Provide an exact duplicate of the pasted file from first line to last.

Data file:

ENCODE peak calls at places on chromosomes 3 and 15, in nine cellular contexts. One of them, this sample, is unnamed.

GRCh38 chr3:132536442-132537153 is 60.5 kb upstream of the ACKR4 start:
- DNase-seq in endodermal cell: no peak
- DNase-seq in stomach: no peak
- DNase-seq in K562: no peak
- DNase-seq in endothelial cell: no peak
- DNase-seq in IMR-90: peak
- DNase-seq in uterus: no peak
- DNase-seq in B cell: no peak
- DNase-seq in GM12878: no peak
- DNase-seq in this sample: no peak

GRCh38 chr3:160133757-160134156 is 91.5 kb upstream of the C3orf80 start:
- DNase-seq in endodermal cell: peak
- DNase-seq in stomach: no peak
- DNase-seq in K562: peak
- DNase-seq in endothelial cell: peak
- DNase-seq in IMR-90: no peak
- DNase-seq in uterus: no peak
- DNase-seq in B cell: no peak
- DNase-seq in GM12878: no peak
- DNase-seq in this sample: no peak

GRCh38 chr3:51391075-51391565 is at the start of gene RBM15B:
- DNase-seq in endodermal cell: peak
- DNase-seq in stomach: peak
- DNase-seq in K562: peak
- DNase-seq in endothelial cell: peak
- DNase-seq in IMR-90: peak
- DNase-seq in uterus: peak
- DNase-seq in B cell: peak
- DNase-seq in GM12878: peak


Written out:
ENCODE peak calls at places on chromosomes 3 and 15, in nine cellular contexts. One of them, this sample, is unnamed.

GRCh38 chr3:132536442-132537153 is 60.5 kb upstream of the ACKR4 start:
- DNase-seq in endodermal cell: no peak
- DNase-seq in stomach: no peak
- DNase-seq in K562: no peak
- DNase-seq in endothelial cell: no peak
- DNase-seq in IMR-90: peak
- DNase-seq in uterus: no peak
- DNase-seq in B cell: no peak
- DNase-seq in GM12878: no peak
- DNase-seq in this sample: no peak

GRCh38 chr3:160133757-160134156 is 91.5 kb upstream of the C3orf80 start:
- DNase-seq in endodermal cell: peak
- DNase-seq in stomach: no peak
- DNase-seq in K562: peak
- DNase-seq in endothelial cell: peak
- DNase-seq in IMR-90: no peak
- DNase-seq in uterus: no peak
- DNase-seq in B cell: no peak
- DNase-seq in GM12878: no peak
- DNase-seq in this sample: no peak

GRCh38 chr3:51391075-51391565 is at the start of gene RBM15B:
- DNase-seq in endodermal cell: peak
- DNase-seq in stomach: peak
- DNase-seq in K562: peak
- DNase-seq in endothelial cell: peak
- DNase-seq in IMR-90: peak
- DNase-seq in uterus: peak
- DNase-seq in B cell: peak
- DNase-seq in GM12878: peak